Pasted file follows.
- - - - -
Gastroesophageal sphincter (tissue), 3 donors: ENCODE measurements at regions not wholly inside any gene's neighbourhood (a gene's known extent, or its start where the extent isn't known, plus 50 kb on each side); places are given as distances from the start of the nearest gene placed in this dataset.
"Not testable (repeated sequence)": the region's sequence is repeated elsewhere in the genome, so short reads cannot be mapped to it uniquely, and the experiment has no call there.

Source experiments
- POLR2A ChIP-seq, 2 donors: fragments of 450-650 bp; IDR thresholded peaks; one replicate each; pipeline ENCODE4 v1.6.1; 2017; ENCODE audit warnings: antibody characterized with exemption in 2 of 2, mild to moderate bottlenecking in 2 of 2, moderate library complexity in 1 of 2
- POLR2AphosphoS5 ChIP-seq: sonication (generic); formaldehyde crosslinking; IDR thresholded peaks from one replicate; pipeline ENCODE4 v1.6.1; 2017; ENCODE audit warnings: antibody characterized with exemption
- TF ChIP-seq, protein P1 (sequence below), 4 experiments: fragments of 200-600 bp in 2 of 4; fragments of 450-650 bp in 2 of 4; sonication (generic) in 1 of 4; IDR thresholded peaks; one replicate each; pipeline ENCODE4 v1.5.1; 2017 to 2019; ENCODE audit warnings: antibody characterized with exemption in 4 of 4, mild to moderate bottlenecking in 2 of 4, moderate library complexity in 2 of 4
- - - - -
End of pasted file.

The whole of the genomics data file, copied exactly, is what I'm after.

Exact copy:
Gastroesophageal sphincter (tissue), 3 donors: ENCODE measurements at regions not wholly inside any gene's neighbourhood (a gene's known extent, or its start where the extent isn't known, plus 50 kb on each side); places are given as distances from the start of the nearest gene placed in this dataset.
"Not testable (repeated sequence)": the region's sequence is repeated elsewhere in the genome, so short reads cannot be mapped to it uniquely, and the experiment has no call there.

Source experiments
- POLR2A ChIP-seq, 2 donors: fragments of 450-650 bp; IDR thresholded peaks; one replicate each; pipeline ENCODE4 v1.6.1; 2017; ENCODE audit warnings: antibody characterized with exemption in 2 of 2, mild to moderate bottlenecking in 2 of 2, moderate library complexity in 1 of 2
- POLR2AphosphoS5 ChIP-seq: sonication (generic); formaldehyde crosslinking; IDR thresholded peaks from one replicate; pipeline ENCODE4 v1.6.1; 2017; ENCODE audit warnings: antibody characterized with exemption
- TF ChIP-seq, protein P1 (sequence below), 4 experiments: fragments of 200-600 bp in 2 of 4; fragments of 450-650 bp in 2 of 4; sonication (generic) in 1 of 4; IDR thresholded peaks; one replicate each; pipeline ENCODE4 v1.5.1; 2017 to 2019; ENCODE audit warnings: antibody characterized with exemption in 4 of 4, mild to moderate bottlenecking in 2 of 4, moderate library complexity in 2 of 4